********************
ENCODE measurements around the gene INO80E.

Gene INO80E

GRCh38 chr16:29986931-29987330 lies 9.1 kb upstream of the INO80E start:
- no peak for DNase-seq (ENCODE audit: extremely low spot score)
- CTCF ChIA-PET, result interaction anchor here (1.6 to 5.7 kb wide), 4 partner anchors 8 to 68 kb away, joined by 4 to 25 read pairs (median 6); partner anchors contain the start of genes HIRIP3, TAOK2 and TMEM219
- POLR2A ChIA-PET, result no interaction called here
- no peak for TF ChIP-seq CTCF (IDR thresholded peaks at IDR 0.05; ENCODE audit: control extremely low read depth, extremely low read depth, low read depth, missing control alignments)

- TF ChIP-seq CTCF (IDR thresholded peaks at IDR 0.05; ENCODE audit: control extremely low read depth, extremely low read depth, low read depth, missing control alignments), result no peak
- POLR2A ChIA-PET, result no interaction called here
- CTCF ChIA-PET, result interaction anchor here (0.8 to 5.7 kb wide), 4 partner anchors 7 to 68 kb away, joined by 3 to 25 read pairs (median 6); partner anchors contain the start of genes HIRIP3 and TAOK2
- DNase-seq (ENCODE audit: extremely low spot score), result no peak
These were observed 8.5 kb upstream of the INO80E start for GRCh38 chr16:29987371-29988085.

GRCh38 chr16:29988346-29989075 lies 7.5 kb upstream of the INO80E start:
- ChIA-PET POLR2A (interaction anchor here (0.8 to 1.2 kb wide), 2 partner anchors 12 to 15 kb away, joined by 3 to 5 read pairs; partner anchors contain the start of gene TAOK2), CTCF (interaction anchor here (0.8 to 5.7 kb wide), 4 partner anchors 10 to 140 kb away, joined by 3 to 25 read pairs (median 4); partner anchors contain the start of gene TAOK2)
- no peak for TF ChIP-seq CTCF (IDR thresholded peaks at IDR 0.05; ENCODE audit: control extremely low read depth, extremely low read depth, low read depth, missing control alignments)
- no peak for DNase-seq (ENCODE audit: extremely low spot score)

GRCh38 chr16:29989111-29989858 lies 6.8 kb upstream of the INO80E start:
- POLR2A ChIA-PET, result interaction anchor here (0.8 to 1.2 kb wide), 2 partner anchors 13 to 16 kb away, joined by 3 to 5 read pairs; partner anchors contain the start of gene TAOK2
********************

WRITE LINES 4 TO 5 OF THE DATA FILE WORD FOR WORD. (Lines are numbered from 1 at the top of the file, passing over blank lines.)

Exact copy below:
- no peak for DNase-seq (ENCODE audit: extremely low spot score)
- CTCF ChIA-PET, result interaction anchor here (1.6 to 5.7 kb wide), 4 partner anchors 8 to 68 kb away, joined by 4 to 25 read pairs (median 6); partner anchors contain the start of genes HIRIP3, TAOK2 and TMEM219